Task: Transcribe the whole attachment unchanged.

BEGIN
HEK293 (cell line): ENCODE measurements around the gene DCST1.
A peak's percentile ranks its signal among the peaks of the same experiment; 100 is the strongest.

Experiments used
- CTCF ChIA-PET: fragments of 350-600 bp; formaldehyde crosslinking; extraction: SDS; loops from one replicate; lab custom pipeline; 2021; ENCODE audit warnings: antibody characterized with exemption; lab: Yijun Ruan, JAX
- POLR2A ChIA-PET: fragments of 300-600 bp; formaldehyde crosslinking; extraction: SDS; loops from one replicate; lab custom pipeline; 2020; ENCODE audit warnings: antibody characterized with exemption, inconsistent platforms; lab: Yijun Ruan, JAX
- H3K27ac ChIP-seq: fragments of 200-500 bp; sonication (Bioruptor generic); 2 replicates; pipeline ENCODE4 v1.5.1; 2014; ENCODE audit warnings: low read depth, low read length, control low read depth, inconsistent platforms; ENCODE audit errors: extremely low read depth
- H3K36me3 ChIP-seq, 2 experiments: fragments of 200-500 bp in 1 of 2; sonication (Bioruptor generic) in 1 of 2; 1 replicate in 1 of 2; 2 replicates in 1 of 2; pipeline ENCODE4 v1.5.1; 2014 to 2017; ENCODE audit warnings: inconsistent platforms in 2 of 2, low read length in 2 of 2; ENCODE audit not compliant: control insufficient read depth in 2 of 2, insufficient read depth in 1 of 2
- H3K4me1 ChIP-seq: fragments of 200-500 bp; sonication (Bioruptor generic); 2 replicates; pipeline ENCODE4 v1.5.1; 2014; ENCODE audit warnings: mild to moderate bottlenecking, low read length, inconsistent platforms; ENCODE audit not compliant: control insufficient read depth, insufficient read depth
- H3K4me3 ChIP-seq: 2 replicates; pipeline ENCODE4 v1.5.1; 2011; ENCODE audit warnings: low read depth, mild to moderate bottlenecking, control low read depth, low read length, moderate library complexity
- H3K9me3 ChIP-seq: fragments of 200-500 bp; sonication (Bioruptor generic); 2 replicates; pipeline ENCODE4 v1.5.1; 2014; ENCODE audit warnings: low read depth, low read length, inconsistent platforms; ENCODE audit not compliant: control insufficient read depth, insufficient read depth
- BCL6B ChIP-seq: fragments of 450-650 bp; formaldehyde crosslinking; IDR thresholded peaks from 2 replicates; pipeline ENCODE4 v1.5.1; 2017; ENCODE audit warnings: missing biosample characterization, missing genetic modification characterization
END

HEK293 (cell line): ENCODE measurements around the gene DCST1.
A peak's percentile ranks its signal among the peaks of the same experiment; 100 is the strongest.

Experiments used
- CTCF ChIA-PET: fragments of 350-600 bp; formaldehyde crosslinking; extraction: SDS; loops from one replicate; lab custom pipeline; 2021; ENCODE audit warnings: antibody characterized with exemption; lab: Yijun Ruan, JAX
- POLR2A ChIA-PET: fragments of 300-600 bp; formaldehyde crosslinking; extraction: SDS; loops from one replicate; lab custom pipeline; 2020; ENCODE audit warnings: antibody characterized with exemption, inconsistent platforms; lab: Yijun Ruan, JAX
- H3K27ac ChIP-seq: fragments of 200-500 bp; sonication (Bioruptor generic); 2 replicates; pipeline ENCODE4 v1.5.1; 2014; ENCODE audit warnings: low read depth, low read length, control low read depth, inconsistent platforms; ENCODE audit errors: extremely low read depth
- H3K36me3 ChIP-seq, 2 experiments: fragments of 200-500 bp in 1 of 2; sonication (Bioruptor generic) in 1 of 2; 1 replicate in 1 of 2; 2 replicates in 1 of 2; pipeline ENCODE4 v1.5.1; 2014 to 2017; ENCODE audit warnings: inconsistent platforms in 2 of 2, low read length in 2 of 2; ENCODE audit not compliant: control insufficient read depth in 2 of 2, insufficient read depth in 1 of 2
- H3K4me1 ChIP-seq: fragments of 200-500 bp; sonication (Bioruptor generic); 2 replicates; pipeline ENCODE4 v1.5.1; 2014; ENCODE audit warnings: mild to moderate bottlenecking, low read length, inconsistent platforms; ENCODE audit not compliant: control insufficient read depth, insufficient read depth
- H3K4me3 ChIP-seq: 2 replicates; pipeline ENCODE4 v1.5.1; 2011; ENCODE audit warnings: low read depth, mild to moderate bottlenecking, control low read depth, low read length, moderate library complexity
- H3K9me3 ChIP-seq: fragments of 200-500 bp; sonication (Bioruptor generic); 2 replicates; pipeline ENCODE4 v1.5.1; 2014; ENCODE audit warnings: low read depth, low read length, inconsistent platforms; ENCODE audit not compliant: control insufficient read depth, insufficient read depth
- BCL6B ChIP-seq: fragments of 450-650 bp; formaldehyde crosslinking; IDR thresholded peaks from 2 replicates; pipeline ENCODE4 v1.5.1; 2017; ENCODE audit warnings: missing biosample characterization, missing genetic modification characterization